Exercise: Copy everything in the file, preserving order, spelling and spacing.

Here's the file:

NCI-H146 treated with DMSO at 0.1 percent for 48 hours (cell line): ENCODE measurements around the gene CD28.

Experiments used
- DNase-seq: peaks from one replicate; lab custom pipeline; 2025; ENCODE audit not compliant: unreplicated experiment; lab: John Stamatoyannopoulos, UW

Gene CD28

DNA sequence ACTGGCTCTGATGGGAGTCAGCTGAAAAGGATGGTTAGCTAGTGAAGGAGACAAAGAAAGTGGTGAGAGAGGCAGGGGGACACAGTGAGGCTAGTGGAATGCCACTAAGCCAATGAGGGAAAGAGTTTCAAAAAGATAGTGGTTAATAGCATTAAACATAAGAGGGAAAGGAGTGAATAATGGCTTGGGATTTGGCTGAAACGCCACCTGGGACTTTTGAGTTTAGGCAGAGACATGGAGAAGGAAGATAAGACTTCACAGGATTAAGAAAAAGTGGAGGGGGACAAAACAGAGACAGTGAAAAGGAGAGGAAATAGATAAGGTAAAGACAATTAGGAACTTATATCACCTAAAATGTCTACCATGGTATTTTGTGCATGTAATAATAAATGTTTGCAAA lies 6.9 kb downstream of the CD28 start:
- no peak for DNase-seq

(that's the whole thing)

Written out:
NCI-H146 treated with DMSO at 0.1 percent for 48 hours (cell line): ENCODE measurements around the gene CD28.

Experiments used
- DNase-seq: peaks from one replicate; lab custom pipeline; 2025; ENCODE audit not compliant: unreplicated experiment; lab: John Stamatoyannopoulos, UW

Gene CD28

DNA sequence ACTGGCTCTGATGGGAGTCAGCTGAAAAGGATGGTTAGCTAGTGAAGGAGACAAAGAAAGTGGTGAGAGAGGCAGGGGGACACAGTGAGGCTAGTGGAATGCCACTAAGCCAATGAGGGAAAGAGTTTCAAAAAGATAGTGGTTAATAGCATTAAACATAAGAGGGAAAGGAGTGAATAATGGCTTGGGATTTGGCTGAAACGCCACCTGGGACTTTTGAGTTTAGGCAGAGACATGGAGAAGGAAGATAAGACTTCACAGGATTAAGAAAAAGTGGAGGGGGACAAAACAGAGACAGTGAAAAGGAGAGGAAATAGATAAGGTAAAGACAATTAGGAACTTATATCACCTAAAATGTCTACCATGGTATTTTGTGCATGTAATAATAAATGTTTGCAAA lies 6.9 kb downstream of the CD28 start:
- no peak for DNase-seq